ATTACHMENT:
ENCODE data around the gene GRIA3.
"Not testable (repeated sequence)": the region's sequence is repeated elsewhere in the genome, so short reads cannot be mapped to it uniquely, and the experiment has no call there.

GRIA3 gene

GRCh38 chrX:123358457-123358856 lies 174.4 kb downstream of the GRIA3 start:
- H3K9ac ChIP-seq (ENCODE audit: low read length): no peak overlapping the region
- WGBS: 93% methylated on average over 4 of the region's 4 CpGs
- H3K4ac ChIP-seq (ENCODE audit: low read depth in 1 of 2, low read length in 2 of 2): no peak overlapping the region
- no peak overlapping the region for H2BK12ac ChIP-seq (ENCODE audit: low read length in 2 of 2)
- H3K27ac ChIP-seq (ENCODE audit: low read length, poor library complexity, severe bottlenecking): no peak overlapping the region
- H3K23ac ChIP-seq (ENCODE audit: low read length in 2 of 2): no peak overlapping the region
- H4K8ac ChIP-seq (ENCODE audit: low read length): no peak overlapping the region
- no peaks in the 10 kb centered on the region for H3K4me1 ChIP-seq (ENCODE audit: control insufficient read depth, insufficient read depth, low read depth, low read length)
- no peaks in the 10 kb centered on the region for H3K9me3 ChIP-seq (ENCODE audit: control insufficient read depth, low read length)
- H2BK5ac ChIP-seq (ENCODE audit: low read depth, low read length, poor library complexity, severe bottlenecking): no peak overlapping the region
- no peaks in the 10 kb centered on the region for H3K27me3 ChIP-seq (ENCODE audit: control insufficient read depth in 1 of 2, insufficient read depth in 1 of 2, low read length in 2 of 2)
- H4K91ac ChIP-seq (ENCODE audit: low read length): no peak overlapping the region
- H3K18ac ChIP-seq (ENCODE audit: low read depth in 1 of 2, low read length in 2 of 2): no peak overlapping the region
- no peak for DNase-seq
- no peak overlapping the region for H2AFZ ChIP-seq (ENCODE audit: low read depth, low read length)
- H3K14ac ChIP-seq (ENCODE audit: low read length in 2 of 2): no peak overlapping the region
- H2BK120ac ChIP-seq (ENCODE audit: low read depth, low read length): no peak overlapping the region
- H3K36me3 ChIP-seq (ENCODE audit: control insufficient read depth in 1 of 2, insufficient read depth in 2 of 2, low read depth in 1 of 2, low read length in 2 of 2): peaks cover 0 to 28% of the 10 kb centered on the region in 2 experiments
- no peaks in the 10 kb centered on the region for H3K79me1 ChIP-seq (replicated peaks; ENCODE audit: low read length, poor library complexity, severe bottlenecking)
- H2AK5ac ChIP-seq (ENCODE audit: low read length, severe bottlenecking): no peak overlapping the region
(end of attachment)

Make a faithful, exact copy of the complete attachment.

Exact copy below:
ENCODE data around the gene GRIA3.
"Not testable (repeated sequence)": the region's sequence is repeated elsewhere in the genome, so short reads cannot be mapped to it uniquely, and the experiment has no call there.

GRIA3 gene

GRCh38 chrX:123358457-123358856 lies 174.4 kb downstream of the GRIA3 start:
- H3K9ac ChIP-seq (ENCODE audit: low read length): no peak overlapping the region
- WGBS: 93% methylated on average over 4 of the region's 4 CpGs
- H3K4ac ChIP-seq (ENCODE audit: low read depth in 1 of 2, low read length in 2 of 2): no peak overlapping the region
- no peak overlapping the region for H2BK12ac ChIP-seq (ENCODE audit: low read length in 2 of 2)
- H3K27ac ChIP-seq (ENCODE audit: low read length, poor library complexity, severe bottlenecking): no peak overlapping the region
- H3K23ac ChIP-seq (ENCODE audit: low read length in 2 of 2): no peak overlapping the region
- H4K8ac ChIP-seq (ENCODE audit: low read length): no peak overlapping the region
- no peaks in the 10 kb centered on the region for H3K4me1 ChIP-seq (ENCODE audit: control insufficient read depth, insufficient read depth, low read depth, low read length)
- no peaks in the 10 kb centered on the region for H3K9me3 ChIP-seq (ENCODE audit: control insufficient read depth, low read length)
- H2BK5ac ChIP-seq (ENCODE audit: low read depth, low read length, poor library complexity, severe bottlenecking): no peak overlapping the region
- no peaks in the 10 kb centered on the region for H3K27me3 ChIP-seq (ENCODE audit: control insufficient read depth in 1 of 2, insufficient read depth in 1 of 2, low read length in 2 of 2)
- H4K91ac ChIP-seq (ENCODE audit: low read length): no peak overlapping the region
- H3K18ac ChIP-seq (ENCODE audit: low read depth in 1 of 2, low read length in 2 of 2): no peak overlapping the region
- no peak for DNase-seq
- no peak overlapping the region for H2AFZ ChIP-seq (ENCODE audit: low read depth, low read length)
- H3K14ac ChIP-seq (ENCODE audit: low read length in 2 of 2): no peak overlapping the region
- H2BK120ac ChIP-seq (ENCODE audit: low read depth, low read length): no peak overlapping the region
- H3K36me3 ChIP-seq (ENCODE audit: control insufficient read depth in 1 of 2, insufficient read depth in 2 of 2, low read depth in 1 of 2, low read length in 2 of 2): peaks cover 0 to 28% of the 10 kb centered on the region in 2 experiments
- no peaks in the 10 kb centered on the region for H3K79me1 ChIP-seq (replicated peaks; ENCODE audit: low read length, poor library complexity, severe bottlenecking)
- H2AK5ac ChIP-seq (ENCODE audit: low read length, severe bottlenecking): no peak overlapping the region